Senators supporting the EARN IT Act say they need new tools to prosecute cases over child sexual abuse material, or CSAM. But the methods proposed by EARN IT take aim at the security and privacy of everything hosted on the Internet.
Possessing, viewing, or distributing CSAM is already written into law as an extremely serious crime, with a broad framework of existing laws seeking to eradicate it. Online service providers that have actual knowledge of an apparent or imminent violation of current laws around CSAM are required to make a report to the National Center for Missing and Exploited Children (NCMEC), a government entity which forwards reports to law enforcement agencies.
Section 230 already does not protect online service providers from prosecutions over CSAM—in fact, it doesn’t protect online services from prosecution under any federal criminal law at all.
Internet companies are already required to report suspected CSAM if they come across it, and they report on a massive scale. That scale already comes with a lot of mistakes. In particular, new scanning techniques used by Facebook have produced many millions of reports to law enforcement, most of them apparently inaccurate. Federal law enforcement has used the massive number of reports produced by this low-quality scanning to suggest there has been a huge uptick in CSAM images. Then, armed with misleading statistics, the same law enforcement groups make new demands to break encryption or, as with EARN IT, hold companies liable if they don’t scan user content.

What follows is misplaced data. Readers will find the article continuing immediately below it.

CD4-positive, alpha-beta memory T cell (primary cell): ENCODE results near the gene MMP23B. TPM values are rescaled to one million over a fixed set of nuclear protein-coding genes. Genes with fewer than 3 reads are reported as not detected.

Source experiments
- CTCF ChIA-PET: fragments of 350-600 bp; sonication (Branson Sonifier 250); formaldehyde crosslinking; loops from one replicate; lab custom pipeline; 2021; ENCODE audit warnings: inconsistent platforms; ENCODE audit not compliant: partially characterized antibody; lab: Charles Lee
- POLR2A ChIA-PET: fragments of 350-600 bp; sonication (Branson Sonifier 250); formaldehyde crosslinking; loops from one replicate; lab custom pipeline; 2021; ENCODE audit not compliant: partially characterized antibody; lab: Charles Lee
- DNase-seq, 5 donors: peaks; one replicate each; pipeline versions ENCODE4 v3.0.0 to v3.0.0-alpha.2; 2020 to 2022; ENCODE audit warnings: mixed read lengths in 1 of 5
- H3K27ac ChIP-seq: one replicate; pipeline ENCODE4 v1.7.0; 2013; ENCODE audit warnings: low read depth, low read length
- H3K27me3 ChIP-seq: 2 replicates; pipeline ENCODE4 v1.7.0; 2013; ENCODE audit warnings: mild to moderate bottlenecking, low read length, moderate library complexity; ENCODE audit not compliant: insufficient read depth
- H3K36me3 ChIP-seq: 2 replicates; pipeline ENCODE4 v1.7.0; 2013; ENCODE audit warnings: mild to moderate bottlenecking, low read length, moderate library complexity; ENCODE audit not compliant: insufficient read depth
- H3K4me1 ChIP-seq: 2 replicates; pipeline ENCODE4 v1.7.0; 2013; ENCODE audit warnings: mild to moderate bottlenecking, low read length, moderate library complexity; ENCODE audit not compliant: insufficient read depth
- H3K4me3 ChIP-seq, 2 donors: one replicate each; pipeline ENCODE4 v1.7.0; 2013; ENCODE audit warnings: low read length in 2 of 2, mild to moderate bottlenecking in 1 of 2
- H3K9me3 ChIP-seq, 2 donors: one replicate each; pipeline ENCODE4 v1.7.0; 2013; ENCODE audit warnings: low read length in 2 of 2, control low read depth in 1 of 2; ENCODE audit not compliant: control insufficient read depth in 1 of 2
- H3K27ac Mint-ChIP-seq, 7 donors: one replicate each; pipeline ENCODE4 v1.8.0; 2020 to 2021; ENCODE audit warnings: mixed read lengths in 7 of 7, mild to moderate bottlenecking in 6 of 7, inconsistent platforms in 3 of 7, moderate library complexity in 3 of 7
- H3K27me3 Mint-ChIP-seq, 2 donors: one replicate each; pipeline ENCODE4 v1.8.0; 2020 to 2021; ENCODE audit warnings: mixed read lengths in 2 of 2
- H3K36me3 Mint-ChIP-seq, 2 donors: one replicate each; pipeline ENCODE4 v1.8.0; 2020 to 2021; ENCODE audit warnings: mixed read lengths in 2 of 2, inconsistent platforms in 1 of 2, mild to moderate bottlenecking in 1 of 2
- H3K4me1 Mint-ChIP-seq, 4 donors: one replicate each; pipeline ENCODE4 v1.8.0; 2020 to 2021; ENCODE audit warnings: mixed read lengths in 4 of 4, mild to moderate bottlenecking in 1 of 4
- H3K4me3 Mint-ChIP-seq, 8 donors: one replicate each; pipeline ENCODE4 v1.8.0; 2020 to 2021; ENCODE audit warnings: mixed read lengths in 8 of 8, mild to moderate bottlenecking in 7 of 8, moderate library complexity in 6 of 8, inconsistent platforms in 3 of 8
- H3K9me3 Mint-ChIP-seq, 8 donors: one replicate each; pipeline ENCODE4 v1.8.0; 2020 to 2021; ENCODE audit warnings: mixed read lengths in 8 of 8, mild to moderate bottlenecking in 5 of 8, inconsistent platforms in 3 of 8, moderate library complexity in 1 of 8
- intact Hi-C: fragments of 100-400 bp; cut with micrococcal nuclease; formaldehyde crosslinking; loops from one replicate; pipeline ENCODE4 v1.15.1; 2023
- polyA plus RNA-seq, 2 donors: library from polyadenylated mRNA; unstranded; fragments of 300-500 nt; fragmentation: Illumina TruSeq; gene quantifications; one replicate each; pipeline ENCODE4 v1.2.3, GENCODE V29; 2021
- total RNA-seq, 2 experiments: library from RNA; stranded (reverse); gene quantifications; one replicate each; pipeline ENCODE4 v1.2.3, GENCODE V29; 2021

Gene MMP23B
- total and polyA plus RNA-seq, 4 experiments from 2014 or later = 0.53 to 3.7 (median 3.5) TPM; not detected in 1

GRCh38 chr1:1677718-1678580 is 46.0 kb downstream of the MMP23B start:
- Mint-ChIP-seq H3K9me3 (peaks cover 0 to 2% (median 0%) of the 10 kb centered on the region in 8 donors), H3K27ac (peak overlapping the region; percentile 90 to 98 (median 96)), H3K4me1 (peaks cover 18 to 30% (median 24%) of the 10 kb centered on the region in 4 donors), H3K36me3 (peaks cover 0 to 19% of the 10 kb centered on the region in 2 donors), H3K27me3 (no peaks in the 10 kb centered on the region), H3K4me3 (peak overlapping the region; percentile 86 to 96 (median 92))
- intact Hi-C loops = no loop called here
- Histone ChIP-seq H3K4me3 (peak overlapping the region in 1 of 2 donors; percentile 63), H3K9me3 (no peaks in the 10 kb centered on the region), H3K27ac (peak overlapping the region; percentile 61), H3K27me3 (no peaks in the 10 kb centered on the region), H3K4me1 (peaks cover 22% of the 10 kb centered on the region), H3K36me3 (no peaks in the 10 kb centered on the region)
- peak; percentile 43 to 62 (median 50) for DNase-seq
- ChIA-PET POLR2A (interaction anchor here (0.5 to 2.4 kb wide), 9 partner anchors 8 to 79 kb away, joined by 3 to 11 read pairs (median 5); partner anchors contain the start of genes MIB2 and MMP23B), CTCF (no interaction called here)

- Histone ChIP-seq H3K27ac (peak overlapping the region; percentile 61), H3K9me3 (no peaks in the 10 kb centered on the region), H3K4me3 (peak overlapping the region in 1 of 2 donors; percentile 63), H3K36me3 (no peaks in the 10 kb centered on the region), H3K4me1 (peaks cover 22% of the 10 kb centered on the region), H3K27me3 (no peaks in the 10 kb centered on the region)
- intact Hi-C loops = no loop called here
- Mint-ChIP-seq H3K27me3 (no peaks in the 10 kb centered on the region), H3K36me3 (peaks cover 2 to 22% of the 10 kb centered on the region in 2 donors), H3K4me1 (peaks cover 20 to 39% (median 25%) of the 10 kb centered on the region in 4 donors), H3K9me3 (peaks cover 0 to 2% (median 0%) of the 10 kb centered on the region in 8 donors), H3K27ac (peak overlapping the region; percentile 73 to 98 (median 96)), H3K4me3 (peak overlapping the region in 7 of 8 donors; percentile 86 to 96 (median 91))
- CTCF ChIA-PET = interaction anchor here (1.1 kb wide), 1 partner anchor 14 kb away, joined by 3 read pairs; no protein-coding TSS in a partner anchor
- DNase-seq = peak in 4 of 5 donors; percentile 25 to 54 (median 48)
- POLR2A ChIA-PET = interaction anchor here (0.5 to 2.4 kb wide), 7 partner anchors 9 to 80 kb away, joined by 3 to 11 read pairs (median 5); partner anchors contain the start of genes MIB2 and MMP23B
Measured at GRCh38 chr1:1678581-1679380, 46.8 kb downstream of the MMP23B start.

Independent child protection experts aren’t asking for systems to read everyone’s private messages. Rather, they recognize that children—particularly children who might be abused or exploited—need encrypted and private messaging just as much as, if not more than, the rest of us. No one, including the most vulnerable among us, can have privacy or security online without strong encryption.
In their “Myths and Facts” sheet, the bill’s supporters have said the quiet part out loud. Some of the document’s falsehoods are breathtaking, such as the statement that internet businesses are provided “blanket and unqualified immunity for sexual crimes against children.” It (falsely) reassures small business owners who dare to have websites that the government-ordered scanning they will be subject to will come “without hindering their operations or creating significant costs.” And it says that using automated tools that submit images and videos to law enforcement databases is “not at odds with preserving online privacy.”
The Senators supporting the bill have said that their mass surveillance plans are somehow magically compatible with end-to-end encryption. That’s completely false, no matter whether it’s called “client side scanning” or another misleading new phrase.
The EARN IT Act doesn’t target Big Tech. It targets every individual internet user, treating us all as potential criminals who deserve to have every single message, photograph, and document scanned and checked against a government database. Since direct government surveillance would be blatantly unconstitutional and provoke public outrage, EARN IT uses tech companies—from the largest ones to the very smallest ones—as its tools.
The strategy is to get private companies to do the dirty work of mass surveillance. This is the same tactic that the U.S. government used last year, when law enforcement agencies tried to convince Apple to subvert its own encryption and scan users’ photos for them. (That plan has stalled out after overwhelming opposition.) It’s the same strategy that U.K. law enforcement is using to convince the British public to give up its privacy, having spent public money on a laughable publicity campaign that demonizes companies that use encryption.
We won’t waver in our support for privacy and security for all, and the encryption tools that support those values. This bill may be voted on by the Senate Judiciary Committee in just a few days. We’ve told the U.S. Senate that we will not back down in our opposition to EARN IT. We need you to speak up as well.